A consultant report assessing the potential contribution of CO2-based synthetic fuels, including power-to-liquids, to climate mitigation goals in Europe.
Survey-based summary of regulatory agencies' programs to monitor and enforce compliance with vehicle emission and fuel consumption standards.
Identifies 20 cities with the highest electric vehicle uptake through 2016 and examines the associated local policies, incentives, and infrastructure that have helped spur electric vehicle sales growth.
This update adds one new data source, for a total of 14, covering 16 years, eight countries, and approximately 1.1 million cars. The analysis shows that, in the EU, the gap between official and real-world CO2 emission values continues to grow—from 9% in 2001 to 42% in 2016.
Investigates the gap between real-world and official CO2 emission values in the four largest vehicle markets in the world: China, the EU, Japan, and the United States. The analysis shows that the gap has increased in all markets since 2001.
A synopsis of key findings from previous ICCT studies relevant to a 2025–2030 standard in the EU, including technology potential and associated compliance cost, the role of electrified vehicles, and the switch to a new emissions testing procedure.
Addresses the opportunities for facilitating, and the barriers to financing, the transition to soot-free urban bus fleets in 20 megacities.
Finds that for cars, the cost for meeting a 2025 target value of 70 g/km (as measured in the New European Driving Cycle - NEDC) is between 250 and 500 euros higher than would be the case in a footprint-based CO2 target system.
Provides a synthesis of information regarding the global development of hydrogen fueling infrastructure to power fuel cell vehicles. Compiles research on hydrogen infrastructure deployment, fuel pathways, and planning based on developments in the prominent fuel cell vehicle growth markets around the world.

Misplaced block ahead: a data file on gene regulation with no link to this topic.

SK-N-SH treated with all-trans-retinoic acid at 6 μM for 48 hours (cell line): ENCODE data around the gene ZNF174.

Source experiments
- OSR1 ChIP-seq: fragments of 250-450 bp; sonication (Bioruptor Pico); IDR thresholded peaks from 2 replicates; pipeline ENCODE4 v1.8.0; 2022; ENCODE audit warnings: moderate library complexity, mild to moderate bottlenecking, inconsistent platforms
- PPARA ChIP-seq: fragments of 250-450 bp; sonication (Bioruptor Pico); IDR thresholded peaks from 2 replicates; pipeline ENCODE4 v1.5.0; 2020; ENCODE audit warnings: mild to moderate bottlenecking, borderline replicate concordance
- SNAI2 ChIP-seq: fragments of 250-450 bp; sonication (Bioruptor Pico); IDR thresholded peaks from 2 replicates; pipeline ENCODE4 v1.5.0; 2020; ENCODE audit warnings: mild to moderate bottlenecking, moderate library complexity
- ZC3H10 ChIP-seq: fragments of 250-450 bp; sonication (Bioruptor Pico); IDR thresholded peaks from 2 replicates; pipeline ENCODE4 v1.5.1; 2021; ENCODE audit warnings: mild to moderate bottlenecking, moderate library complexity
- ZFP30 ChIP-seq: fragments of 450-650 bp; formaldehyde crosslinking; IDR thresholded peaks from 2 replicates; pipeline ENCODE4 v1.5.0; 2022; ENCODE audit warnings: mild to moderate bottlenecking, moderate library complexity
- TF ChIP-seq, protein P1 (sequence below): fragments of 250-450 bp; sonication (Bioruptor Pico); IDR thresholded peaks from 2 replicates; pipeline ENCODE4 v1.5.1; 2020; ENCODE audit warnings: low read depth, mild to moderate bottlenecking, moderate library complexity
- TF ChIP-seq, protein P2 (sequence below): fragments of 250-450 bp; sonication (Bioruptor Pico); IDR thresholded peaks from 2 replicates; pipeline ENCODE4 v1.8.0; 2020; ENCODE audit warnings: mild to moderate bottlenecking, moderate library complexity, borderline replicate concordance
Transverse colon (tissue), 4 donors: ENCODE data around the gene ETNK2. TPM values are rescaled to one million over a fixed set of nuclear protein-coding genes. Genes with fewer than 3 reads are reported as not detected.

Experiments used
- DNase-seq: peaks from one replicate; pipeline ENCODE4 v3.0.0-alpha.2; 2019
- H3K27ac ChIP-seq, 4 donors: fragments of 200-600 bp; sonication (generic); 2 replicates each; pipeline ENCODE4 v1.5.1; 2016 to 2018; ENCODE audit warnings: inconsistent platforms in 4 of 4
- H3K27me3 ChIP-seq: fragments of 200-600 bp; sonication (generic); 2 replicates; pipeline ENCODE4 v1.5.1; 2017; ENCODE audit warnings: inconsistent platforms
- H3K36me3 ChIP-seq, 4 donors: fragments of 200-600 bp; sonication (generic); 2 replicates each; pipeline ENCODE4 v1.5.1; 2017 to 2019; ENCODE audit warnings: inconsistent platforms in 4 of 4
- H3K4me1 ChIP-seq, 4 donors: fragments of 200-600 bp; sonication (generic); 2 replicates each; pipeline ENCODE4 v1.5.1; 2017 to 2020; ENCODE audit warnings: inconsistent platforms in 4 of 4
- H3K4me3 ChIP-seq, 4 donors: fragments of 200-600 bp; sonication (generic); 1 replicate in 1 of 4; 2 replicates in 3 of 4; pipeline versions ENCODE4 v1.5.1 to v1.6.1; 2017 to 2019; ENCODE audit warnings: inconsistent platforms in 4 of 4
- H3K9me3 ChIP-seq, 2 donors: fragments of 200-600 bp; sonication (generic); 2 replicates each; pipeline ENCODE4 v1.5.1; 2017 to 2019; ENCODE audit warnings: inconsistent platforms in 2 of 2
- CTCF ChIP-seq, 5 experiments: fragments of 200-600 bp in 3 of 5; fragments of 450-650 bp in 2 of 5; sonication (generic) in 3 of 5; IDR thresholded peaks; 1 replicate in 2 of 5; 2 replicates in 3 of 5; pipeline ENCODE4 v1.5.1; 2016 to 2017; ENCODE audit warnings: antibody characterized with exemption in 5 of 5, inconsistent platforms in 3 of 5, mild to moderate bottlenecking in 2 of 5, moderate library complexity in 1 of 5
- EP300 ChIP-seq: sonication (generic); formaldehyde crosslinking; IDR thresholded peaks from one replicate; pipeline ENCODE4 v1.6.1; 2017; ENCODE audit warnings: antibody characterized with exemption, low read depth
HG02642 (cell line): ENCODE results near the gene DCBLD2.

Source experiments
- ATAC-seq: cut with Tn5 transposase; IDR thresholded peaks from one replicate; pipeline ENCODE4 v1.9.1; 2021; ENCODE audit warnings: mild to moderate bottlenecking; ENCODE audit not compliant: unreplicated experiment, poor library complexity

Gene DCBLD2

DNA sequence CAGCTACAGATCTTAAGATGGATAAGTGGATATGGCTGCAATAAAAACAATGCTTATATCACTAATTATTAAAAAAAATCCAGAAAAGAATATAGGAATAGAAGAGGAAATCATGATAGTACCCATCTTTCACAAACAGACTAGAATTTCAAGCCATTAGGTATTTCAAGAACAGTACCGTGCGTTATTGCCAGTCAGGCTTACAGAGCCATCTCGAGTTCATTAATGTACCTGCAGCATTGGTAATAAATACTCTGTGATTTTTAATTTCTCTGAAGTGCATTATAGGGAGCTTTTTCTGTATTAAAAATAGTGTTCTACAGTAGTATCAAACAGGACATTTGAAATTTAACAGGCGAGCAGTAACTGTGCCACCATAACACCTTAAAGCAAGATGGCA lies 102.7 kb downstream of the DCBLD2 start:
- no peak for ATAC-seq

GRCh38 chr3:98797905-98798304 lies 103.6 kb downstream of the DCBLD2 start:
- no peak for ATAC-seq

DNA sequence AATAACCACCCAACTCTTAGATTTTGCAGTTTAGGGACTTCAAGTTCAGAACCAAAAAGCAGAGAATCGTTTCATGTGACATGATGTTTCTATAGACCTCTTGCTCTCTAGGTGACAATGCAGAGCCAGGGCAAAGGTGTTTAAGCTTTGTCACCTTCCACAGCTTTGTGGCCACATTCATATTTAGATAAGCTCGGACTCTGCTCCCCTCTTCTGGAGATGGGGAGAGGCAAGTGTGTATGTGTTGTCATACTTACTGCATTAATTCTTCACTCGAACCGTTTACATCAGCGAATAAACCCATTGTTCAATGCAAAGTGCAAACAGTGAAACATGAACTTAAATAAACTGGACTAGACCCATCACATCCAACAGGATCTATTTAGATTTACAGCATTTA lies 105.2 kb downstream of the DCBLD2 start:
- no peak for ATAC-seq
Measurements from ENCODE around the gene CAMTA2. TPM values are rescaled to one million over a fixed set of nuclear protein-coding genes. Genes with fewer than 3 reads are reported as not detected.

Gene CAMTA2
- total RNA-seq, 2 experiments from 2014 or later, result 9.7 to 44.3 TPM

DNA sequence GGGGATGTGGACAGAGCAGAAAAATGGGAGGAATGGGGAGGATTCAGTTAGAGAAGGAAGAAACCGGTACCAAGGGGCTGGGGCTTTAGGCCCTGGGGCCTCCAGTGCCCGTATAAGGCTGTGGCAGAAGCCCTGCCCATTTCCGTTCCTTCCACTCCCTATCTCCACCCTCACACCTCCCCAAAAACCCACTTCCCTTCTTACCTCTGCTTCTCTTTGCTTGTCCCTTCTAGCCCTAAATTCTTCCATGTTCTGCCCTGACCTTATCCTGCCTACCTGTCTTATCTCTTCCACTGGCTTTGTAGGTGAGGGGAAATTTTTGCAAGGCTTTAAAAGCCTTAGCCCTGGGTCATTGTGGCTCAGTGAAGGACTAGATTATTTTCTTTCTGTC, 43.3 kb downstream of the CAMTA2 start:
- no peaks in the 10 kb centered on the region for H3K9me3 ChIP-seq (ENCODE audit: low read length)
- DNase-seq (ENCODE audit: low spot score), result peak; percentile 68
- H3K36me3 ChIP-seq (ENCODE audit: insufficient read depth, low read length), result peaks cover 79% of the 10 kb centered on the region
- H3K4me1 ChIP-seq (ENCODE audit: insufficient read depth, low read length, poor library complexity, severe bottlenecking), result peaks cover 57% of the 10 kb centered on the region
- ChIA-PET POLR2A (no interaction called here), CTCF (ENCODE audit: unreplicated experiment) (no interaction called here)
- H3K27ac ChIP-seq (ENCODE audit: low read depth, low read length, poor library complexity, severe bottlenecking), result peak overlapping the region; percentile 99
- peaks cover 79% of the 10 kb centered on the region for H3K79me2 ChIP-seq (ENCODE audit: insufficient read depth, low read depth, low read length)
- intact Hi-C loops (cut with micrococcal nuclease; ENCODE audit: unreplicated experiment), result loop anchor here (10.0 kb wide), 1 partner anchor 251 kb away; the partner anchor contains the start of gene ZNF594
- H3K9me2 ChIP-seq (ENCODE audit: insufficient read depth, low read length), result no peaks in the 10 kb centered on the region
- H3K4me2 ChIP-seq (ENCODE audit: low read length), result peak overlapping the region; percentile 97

Assesses charging infrastructure deployment practices, challenges, and emerging best practices in major electric vehicle markets. Statistically analyzes the relationship between public charging and electric vehicle uptake at the metropolitan area level to better discern local infrastructure variation, practices, and circumstances.
An assessment of the market impacts and full lifecycle greenhouse gas emissions from incentivizing the use of molasses for biofuel production in the EU.
Assesses zero-emission heavy-duty vehicle technologies to support decarbonization of the freight sector in the 2025–2030 timeframe. Synthesizes data from the research literature, demonstrations, and low-volume commercial trucks regarding their potential to deliver freight with zero tailpipe emissions. Analyzes the emerging technologies by their cost of ownership and life-cycle greenhouse gas emissions for China, Europe, and the United States.
An analysis of advanced biofuel policies and recommendations for improving the effectiveness of policy support for emerging low carbon fuel technologies.
Legal brief summarizing public access to vehicle emissions data in the EU and US.
Analyzes the benefits of establishing separate engine CO2 standards in addition to full-vehicle regulations to specifically drive improvements in heavy-duty engine efficiency. Outlines a possible pathway for the development and implementation of separate engine CO2 standards for heavy-duty vehicles within the regulatory framework of the European Union.
Compares official laboratory-test and on-road nitrogen oxide (NOx) emissions for 541 Euro 5 and Euro 6 diesel passenger cars, representing 145 of the most popular European models.
Evaluates well-to-wheel greenhouse gas emissions from soot-free urban transit bus types in 20 megacities.
A report investigating the real-world emissions of four Euro 6 passenger cars—one gasoline and three diesel vehicles with different aftertreatment technologies, tested under variable conditions. The investigation was conducted by the Laboratory of Applied Thermodynamics, of the Aristotle University of Thessaloniki, and its spin-off company, Emisia.
Assesses the indirect greenhouse gas emissions of diverting waste and residual materials to biofuel production.
Reveals that the efforts made by multiple Transport Task Group (TTG) countries to promote and support policies and programs—including stringent tailpipe emissions standards, fuel economy standards, low sulfur fuels, and green freight programs—are in good alignment with the long-term perspective and pathways of the Transport Task Group defined in the G20 Energy Efficiency Leading Programme.